If you’re wondering whether you should consider a career in education, working in the school system seems to be ideal for those who like variety but perform well within structured environments. Most workdays run from 8:00 or 8:30 a.m. to 4:00 or 5:00 p.m. and often require communication health professionals to visit more than one school. Vandenhoff and Storr spend a significant part of each day driving from one location to another, prioritizing situations as they arise and working with anywhere from one or two children to upwards of 50 kids at a single school. “My day is equally divided between addressing emergencies (equipment breakdowns), and preventative monitoring and checking equipment. I also try to build capacity in children and in teachers so that they can troubleshoot equipment problems for themselves,” Vandenhoff explains.
However, not all school-based communication health professionals have this much variation in their day. Chiasson spends her mornings working with children with autism and her afternoons conducting group therapy. Her workload of approximately 70 students, in total, is light compared to that of some school-based S-LPs. There’s no doubt that working in a school can be busy; after all, every job has its challenges. But there are also incredible rewards.
After noting that she enjoys “being able to think of solutions to a problem in new and creative ways”, Storr said that the best part of her job is seeing her kids smile. Similarly, Chiasson’s favourite moments are when she sees a child make progress beyond everyone’s expectations and take pride in how far they’ve come. And you don’t always have to wait long to see the effects of your work: Vandenhoff said that she sees her students express relief and gratitude on a daily basis when she’s able to help them use technology to achieve their full potential.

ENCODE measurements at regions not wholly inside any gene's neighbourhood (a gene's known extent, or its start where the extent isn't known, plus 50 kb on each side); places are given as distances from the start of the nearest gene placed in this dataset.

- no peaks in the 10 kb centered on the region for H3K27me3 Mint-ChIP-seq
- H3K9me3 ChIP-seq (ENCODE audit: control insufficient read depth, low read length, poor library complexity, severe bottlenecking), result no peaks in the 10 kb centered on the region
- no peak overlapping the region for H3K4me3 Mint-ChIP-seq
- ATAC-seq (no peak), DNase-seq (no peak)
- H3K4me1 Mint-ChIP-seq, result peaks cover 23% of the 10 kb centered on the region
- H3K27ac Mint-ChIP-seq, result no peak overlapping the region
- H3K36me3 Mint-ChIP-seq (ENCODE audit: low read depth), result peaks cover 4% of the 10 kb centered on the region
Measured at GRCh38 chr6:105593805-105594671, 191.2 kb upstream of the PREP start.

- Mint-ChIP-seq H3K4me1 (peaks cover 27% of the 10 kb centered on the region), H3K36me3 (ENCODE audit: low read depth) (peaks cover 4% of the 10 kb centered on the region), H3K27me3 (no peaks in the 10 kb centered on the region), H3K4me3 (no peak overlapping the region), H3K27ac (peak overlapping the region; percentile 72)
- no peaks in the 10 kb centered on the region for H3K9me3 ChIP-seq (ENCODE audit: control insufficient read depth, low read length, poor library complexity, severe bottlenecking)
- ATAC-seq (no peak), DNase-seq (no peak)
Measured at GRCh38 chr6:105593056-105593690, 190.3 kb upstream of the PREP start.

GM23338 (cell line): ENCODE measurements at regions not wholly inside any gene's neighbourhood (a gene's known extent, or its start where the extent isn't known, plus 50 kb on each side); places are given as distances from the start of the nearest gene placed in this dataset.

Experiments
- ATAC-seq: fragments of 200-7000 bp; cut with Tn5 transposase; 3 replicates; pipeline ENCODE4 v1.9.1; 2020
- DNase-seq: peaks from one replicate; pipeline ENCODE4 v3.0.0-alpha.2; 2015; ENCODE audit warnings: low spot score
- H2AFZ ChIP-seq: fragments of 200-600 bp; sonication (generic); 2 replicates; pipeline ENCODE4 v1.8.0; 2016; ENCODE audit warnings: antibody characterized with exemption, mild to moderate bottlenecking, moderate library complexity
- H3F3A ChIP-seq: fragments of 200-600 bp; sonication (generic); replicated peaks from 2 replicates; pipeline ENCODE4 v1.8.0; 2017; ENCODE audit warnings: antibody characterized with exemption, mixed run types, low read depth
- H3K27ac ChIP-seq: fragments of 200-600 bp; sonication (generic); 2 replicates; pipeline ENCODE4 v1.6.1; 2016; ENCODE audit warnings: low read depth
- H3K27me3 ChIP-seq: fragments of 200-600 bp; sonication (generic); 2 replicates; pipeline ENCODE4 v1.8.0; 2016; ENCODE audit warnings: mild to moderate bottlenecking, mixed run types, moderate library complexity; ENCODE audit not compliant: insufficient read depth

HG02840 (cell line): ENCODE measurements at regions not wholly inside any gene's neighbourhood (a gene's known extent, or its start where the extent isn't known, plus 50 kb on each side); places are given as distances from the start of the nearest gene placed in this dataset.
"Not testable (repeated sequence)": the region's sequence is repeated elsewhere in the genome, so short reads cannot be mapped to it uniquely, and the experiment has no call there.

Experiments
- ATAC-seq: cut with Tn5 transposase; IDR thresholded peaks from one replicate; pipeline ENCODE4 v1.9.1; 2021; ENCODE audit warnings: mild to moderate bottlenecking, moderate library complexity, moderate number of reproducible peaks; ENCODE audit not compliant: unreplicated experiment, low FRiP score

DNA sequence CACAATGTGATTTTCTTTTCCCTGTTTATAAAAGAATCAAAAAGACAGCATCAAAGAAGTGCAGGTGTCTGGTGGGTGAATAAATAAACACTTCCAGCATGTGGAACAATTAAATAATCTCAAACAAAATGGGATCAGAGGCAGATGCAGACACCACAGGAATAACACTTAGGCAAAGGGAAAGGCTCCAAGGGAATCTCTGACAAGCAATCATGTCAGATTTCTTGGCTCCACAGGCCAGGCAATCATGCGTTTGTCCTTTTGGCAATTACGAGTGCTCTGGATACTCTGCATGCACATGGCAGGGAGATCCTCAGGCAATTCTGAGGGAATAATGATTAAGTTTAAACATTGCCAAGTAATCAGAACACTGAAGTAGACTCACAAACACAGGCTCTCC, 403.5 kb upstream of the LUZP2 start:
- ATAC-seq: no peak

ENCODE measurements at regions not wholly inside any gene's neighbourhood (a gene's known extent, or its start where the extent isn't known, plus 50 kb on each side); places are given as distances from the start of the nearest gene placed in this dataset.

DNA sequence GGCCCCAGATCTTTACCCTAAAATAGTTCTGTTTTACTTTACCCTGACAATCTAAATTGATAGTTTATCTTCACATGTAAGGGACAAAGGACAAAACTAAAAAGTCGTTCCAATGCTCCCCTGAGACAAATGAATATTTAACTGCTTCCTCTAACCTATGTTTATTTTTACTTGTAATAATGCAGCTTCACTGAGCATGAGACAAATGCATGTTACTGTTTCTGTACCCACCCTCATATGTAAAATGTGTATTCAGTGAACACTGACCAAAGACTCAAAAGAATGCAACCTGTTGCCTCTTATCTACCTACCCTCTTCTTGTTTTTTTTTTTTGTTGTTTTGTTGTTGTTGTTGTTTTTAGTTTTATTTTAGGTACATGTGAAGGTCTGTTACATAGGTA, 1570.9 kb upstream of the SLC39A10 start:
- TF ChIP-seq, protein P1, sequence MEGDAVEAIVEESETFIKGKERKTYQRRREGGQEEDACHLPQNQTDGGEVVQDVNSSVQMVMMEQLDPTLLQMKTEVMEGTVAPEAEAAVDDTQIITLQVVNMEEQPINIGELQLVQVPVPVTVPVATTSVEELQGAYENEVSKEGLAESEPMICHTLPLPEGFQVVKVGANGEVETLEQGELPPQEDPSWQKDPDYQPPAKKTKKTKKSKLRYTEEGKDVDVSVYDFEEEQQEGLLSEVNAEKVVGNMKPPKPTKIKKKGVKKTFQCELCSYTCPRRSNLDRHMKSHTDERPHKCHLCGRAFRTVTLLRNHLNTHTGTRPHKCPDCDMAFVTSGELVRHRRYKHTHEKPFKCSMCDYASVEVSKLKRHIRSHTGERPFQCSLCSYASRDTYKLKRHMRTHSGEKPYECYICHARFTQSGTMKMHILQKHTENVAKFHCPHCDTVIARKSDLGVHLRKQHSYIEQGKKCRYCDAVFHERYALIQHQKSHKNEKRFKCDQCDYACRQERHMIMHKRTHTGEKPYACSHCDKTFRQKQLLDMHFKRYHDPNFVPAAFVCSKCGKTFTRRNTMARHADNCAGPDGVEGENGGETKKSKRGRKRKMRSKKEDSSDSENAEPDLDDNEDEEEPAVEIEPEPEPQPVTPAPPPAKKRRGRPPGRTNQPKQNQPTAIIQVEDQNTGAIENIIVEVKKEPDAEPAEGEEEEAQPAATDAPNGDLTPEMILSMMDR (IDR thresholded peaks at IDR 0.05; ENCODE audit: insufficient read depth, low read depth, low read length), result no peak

Vandenhoff went on to admit that she was surprised by how much she enjoys her job. “I had no idea how much fun I would have at work! Especially in elementary schools, kids get excited about almost anything. They’re excited to arrive at school, excited when recess starts, excited when recess is over … they have a zest for life that is infectious.”
If you want to work as a school-based communication health professional, Storr and Vandenhoff recommend getting as much relevant experience as you can before beginning your career in the school system. Storr suggests becoming well-versed in both low- and high-tech forms of alternative and augmentative communication (AAC) devices if you plan to work with autism spectrum disorders, for example, and Vandenhoff says that her prior knowledge of hearing aids, cochlear implants and FM systems has been incredibly beneficial to her in her current position. You will also want to make sure that you have strong communication skills, know how to be a team player, adapt well to changes and show empathy for your students and coworkers. According to Storr, a sense of humour is essential too.
Of course, the most important thing is for you to be passionate about what you do, to the point that you aren’t afraid to go after what you want. When asked what final piece of advice she would pass on to students who are considering working in education, Chiasson offered these words of wisdom: “Employers [may] try to pressure you to work longer hours than is healthy, drive in conditions that are not safe or take on unreasonable caseloads. Stand your ground. You are at work most of your waking hours, so you need to be comfortable with what you are doing and you need to enjoy your job. Life is too short to compromise.”
Stay tuned for Part Three in our “Careers in Communication Health” series, which will focus on communication health professionals working in private practice. Special thanks go to the following individuals for their assistance with Part Two:
Rachel Chiasson, B.Sc., M.Sc.
Speech-language pathologist and autism specialist, We’koqma’q & Wagmatcook First Nations School (Cape Breton, N.S.)
Sharon Storr, OCT, M.Sc., Reg. CASLPO, S-LP(C)
Speech-language pathologist, Autism Programs and Services, Toronto Catholic District School Board (Toronto, O.N.)
Sandra Vandenhoff, Au.D., R. Aud
Audiologist, Calgary Board of Education (Calgary, A.B.)
SAC Communications Assistant